The Coming Ordinariate: some canonical thoughts

The news from England seems to give clear indication that the proposed method of incorporating organized groups of traditional-minded Anglican bishops, presbyters and Christian faithful is moving ahead, and will emerge as a public reality in very short order.

There is of course a tremendous amount of blog activity regarding the provisions of Anglicanorum cœtibus, more so every passing month in fact, and I have found time to digest very little of it, despite my interest. One prominent blogger on the topic (and most other things Anglo-Catholic) is Damian Thompson of the Telegraph.  Amidst a welcome spurt of readership on my part of late, this paragraph from one of his recent posts caught my eye:

[H]ow fascinating that Bishop [Keith] Newton, rather than an existing Catholic bishop, could be leader of the Ordinariate. He cannot be ordained a Roman Catholic bishop, as he is married, but if he were the priestly “ordinary” of the communities, he would exercise many of the legal (as opposed to sacramental) powers of a bishop.

It may seem a quibbling point, but I would have preferred Thompson’s parenthetical clarification to have read “as distinct from sacramental” rather than opposed. The powers of governance that a bishop exercises as the middle element of the three-fold mission of the ordained to teach, govern, and sanctify must not be thought of as opposed to the saving function; the distinct roles should rather always be employed in concert.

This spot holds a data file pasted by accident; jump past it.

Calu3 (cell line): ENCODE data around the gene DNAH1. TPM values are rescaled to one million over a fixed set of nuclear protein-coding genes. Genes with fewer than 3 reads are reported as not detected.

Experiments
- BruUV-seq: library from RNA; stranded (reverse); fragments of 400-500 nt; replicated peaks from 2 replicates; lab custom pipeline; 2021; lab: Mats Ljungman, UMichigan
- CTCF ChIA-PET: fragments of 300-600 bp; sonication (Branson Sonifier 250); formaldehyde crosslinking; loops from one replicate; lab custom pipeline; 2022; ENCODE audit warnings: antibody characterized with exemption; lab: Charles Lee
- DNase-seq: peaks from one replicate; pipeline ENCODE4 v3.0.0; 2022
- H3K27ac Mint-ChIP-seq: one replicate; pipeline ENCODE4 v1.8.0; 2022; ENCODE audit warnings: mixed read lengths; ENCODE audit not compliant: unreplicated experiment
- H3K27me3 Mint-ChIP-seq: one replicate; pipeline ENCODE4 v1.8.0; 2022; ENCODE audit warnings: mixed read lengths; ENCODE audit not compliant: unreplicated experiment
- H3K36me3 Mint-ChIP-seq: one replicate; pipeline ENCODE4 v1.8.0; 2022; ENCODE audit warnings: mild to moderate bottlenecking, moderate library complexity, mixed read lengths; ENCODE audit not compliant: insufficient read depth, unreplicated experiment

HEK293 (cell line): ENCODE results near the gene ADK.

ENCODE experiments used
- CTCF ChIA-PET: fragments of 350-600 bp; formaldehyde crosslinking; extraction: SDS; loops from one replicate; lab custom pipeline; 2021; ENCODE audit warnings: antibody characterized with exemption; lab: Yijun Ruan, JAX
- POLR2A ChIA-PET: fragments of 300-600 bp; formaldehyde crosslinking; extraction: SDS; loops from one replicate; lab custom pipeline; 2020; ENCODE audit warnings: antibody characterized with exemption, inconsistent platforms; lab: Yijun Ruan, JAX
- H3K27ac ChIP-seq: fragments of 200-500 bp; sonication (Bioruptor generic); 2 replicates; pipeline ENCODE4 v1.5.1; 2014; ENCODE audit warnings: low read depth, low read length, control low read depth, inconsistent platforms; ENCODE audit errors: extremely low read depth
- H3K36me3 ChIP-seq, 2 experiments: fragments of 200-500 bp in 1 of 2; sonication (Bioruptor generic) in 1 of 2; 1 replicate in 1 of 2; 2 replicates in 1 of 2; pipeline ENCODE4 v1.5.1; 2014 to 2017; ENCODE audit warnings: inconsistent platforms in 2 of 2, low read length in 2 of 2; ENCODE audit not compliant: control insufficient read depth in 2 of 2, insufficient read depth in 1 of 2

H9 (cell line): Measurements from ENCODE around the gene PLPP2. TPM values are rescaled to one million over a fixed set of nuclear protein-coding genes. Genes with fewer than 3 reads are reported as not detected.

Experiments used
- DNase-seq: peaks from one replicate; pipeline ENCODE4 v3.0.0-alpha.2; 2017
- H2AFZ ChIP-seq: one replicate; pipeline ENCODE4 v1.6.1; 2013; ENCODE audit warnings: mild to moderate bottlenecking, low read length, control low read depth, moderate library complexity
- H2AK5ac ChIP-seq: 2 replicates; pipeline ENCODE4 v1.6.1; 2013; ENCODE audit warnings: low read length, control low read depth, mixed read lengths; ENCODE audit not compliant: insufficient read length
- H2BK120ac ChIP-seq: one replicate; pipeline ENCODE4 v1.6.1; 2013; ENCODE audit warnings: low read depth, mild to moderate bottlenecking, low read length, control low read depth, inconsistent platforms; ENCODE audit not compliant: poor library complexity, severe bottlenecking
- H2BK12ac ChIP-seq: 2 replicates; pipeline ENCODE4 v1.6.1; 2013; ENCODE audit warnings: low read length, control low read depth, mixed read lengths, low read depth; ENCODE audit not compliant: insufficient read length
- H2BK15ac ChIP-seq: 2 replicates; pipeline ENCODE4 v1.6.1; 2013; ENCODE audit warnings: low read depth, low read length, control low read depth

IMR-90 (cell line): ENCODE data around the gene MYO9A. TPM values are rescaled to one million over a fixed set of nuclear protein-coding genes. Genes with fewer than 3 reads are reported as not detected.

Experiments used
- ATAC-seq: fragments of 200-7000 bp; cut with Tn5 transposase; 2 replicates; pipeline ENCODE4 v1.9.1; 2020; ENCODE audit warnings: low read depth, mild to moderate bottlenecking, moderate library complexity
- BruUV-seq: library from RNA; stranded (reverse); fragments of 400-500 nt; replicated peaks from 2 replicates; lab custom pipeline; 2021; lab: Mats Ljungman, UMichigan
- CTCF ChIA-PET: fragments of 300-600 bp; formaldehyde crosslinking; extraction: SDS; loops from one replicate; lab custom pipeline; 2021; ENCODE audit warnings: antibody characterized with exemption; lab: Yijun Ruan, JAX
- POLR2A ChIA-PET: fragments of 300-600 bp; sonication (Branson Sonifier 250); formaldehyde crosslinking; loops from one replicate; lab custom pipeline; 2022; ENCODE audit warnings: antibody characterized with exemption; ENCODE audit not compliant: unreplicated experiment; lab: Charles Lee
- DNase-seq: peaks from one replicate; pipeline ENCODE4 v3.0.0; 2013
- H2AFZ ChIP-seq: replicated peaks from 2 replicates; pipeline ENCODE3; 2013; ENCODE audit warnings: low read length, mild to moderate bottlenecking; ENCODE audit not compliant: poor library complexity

That being said, however, I heartily agree with Thompson, and with other commentators (beginning, at least in my hearing, with John Huels of the Faculty of Canon Law at Saint Paul University in Ottawa, whose full commentary on the test of Anglicanorum cœtibus is published in the latest issue of the journal Studia canonica) in calling attention to the remarkable provision in the apostolic constitution for at least the possibility of the primary governing role within the quasi-diocesan structures being entrusted to a man below the episcopal rank of orders, presumably to allow just this very thing. It raises the question of how, and how well, the sacramental rôle of a bishop will be fulfilled in these ordinariates; I would suspect either by arrangement with nearby Latin Rite bishops, or perhaps even (at least at first) by specially appointed persons from the Vatican.

This will all remain to be seen when this provision comes into practice in the coming years, but it will be tremendously interesting to watch and study, from both an ecclesiological and a canonical perspective.


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